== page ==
Court filing opens chapter #174,076 in the Great Electronic Billboard Debate | Blogh

Wednesday, March 9, 2011

Court filing opens chapter #174,076 in the Great Electronic Billboard Debate

Posted By on Wed, Mar 9, 2011 at 2:44 PM

Last week, we reported that Scenic Pittsburgh and Mike Dawida, its executive director, were planning  to compel the city to remove the unfinished electronic billboard at the Grant Street Transportation Center.

Today, the organization took the matter to Common Pleas court, filing a petition against the city and Lamar Outdoor Advertising, the company that started to construct the billboard in 2008.

The petition -- which you can view here -- is a mandamus action, which compels a government official to take actions he or she is legally obligated to take. And the sign must come down, the petition argues, since "there is no legal authority for the sign to remain on the site and its continued presence on the Property is illegal."

Scenic Pittsburgh's attorneys, Patricia McGrail and Isobel Storch, go on to write: "As a result of the Parking Authority and Lamar's continued violation of the Pittsburgh Zoning Code, the Plaintiffs have suffered substantial and special injury in that the enormous black sign is an eyesore, visually offensive and detrimental to the look of the urban landscape of the Golden Triangle of downtown Pittsburgh."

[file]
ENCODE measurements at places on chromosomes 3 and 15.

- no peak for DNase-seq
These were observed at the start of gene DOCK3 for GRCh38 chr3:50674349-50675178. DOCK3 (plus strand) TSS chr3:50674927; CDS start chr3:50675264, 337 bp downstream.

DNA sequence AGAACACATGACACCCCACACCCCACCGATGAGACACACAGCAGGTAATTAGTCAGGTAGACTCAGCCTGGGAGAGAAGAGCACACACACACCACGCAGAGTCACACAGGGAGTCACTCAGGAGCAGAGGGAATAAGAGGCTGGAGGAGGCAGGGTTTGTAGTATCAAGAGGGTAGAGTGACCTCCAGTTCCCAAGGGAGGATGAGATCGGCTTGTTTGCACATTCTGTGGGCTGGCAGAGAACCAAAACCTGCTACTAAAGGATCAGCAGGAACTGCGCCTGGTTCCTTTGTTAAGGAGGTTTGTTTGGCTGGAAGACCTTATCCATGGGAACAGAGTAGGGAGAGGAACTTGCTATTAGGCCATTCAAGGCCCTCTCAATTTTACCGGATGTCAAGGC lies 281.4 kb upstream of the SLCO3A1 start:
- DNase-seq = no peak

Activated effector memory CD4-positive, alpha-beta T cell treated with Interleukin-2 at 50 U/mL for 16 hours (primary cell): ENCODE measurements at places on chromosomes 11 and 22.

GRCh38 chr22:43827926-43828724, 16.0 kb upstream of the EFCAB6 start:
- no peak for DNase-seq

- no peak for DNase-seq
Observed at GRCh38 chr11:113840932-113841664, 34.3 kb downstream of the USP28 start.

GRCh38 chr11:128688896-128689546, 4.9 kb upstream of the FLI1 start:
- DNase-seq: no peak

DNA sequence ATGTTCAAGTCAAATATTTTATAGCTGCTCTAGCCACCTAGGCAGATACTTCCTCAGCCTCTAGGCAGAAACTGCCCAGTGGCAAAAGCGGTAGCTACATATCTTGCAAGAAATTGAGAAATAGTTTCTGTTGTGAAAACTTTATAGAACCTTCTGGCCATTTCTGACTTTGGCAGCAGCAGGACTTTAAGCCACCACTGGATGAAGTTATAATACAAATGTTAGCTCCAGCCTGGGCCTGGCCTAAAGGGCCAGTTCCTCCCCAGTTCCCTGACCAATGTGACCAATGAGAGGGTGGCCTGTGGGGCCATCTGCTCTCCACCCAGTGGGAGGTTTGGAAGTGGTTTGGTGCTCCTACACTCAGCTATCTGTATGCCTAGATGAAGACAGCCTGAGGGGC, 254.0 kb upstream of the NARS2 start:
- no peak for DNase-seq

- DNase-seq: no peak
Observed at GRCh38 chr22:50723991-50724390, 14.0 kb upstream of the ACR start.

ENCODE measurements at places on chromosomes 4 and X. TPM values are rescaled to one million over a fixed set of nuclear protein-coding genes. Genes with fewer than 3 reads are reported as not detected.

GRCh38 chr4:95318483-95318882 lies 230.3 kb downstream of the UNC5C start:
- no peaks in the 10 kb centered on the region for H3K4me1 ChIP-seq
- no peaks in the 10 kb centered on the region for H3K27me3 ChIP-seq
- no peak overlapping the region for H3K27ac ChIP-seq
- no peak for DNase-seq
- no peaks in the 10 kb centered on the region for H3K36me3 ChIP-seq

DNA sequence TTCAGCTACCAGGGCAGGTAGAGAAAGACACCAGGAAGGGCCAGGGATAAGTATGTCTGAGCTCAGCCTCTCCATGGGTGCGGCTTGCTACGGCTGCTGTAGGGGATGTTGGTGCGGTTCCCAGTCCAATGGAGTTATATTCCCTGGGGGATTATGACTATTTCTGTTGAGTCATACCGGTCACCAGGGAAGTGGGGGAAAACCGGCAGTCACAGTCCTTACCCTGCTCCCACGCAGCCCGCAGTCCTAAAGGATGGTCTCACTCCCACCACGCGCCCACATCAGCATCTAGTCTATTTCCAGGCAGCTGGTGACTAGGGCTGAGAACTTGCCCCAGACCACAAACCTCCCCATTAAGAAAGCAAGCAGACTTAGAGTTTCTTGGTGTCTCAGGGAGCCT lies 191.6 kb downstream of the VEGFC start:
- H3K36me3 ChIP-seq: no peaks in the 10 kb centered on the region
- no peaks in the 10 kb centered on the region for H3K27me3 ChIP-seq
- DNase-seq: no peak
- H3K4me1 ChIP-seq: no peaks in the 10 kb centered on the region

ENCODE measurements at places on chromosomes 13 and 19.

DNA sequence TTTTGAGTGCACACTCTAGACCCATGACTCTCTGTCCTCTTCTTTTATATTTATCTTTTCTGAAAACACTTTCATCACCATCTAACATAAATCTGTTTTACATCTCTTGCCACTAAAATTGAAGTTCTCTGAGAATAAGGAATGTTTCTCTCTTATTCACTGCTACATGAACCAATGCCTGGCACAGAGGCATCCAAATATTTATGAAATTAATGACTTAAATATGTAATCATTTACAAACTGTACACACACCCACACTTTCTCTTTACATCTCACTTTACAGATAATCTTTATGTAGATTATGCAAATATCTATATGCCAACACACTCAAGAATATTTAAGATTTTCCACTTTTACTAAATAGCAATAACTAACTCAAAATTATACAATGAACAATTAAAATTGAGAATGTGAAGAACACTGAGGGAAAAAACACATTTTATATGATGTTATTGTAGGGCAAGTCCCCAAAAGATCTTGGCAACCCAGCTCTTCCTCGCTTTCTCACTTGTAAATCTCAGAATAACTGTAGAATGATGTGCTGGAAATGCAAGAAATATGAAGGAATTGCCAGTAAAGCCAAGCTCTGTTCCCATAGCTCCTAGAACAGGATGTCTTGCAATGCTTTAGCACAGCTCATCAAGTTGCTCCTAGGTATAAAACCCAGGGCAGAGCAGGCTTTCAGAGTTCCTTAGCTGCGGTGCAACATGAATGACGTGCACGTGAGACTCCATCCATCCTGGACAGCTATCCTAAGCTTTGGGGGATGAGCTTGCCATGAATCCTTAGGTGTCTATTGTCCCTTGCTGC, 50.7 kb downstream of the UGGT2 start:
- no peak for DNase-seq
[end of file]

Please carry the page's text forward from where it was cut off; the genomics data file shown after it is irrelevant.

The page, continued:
Back in 2008 and 2009, the billboard fight was one of the most contentious disputes between members of city council and Mayor Luke Ravenstahl.

Zoning law would ordinarily have required the billboard to go through an extensive review process, with public hearings and approval by city council. But the Ravenstahl Administration, in particular then-Urban Redevelopment Authority Director Pat Ford, established a billboard-swapping deal in which Lamar could put up one new electronic sign for every six older billboards it took down. With that agreement in place, the administration issued a permit allowing the billboard without the usual public review.

City officials said the arrangement reduced blight from old signs. But it led city councilors to file two separate lawsuits against Lamar and the city. As a result of those suits, Lamar's permit was ruled invalid, and a belated review process denied its application for a new one -- even though construction of the billboard was already underway. That has left a big, partially built eyesore right a the end of Grant Street ... at least until Scenic Pittsburgh filed its suit.

"We at Scenic Pittsburgh support the public zoning process as the fair and equitable means to uphold the values and expectations of our citizens," says Dawida."This partially completed sign hanging at a prominent downtown intersection has remained an eyesore for more than three years now. It is time to finally resolve the issue once and for all."


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